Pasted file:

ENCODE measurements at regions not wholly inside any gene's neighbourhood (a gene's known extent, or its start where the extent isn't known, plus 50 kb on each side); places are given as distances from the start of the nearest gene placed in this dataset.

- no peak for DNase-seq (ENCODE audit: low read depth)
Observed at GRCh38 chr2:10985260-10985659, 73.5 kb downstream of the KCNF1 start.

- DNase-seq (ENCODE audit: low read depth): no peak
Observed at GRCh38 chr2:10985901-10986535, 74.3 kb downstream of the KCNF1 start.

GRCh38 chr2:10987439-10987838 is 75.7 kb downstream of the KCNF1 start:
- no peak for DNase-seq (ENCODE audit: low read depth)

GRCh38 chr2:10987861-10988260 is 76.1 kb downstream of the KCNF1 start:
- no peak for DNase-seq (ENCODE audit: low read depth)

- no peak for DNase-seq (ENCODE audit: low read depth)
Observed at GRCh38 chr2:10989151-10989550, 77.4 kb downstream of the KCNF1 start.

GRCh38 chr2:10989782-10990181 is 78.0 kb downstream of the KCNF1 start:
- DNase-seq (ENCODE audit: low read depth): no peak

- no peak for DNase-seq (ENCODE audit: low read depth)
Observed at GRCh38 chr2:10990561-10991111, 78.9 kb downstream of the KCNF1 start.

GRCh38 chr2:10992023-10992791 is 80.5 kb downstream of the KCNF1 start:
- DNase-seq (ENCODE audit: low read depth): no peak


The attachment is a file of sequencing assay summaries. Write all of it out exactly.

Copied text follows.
ENCODE measurements at regions not wholly inside any gene's neighbourhood (a gene's known extent, or its start where the extent isn't known, plus 50 kb on each side); places are given as distances from the start of the nearest gene placed in this dataset.

- no peak for DNase-seq (ENCODE audit: low read depth)
Observed at GRCh38 chr2:10985260-10985659, 73.5 kb downstream of the KCNF1 start.

- DNase-seq (ENCODE audit: low read depth): no peak
Observed at GRCh38 chr2:10985901-10986535, 74.3 kb downstream of the KCNF1 start.

GRCh38 chr2:10987439-10987838 is 75.7 kb downstream of the KCNF1 start:
- no peak for DNase-seq (ENCODE audit: low read depth)

GRCh38 chr2:10987861-10988260 is 76.1 kb downstream of the KCNF1 start:
- no peak for DNase-seq (ENCODE audit: low read depth)

- no peak for DNase-seq (ENCODE audit: low read depth)
Observed at GRCh38 chr2:10989151-10989550, 77.4 kb downstream of the KCNF1 start.

GRCh38 chr2:10989782-10990181 is 78.0 kb downstream of the KCNF1 start:
- DNase-seq (ENCODE audit: low read depth): no peak

- no peak for DNase-seq (ENCODE audit: low read depth)
Observed at GRCh38 chr2:10990561-10991111, 78.9 kb downstream of the KCNF1 start.

GRCh38 chr2:10992023-10992791 is 80.5 kb downstream of the KCNF1 start:
- DNase-seq (ENCODE audit: low read depth): no peak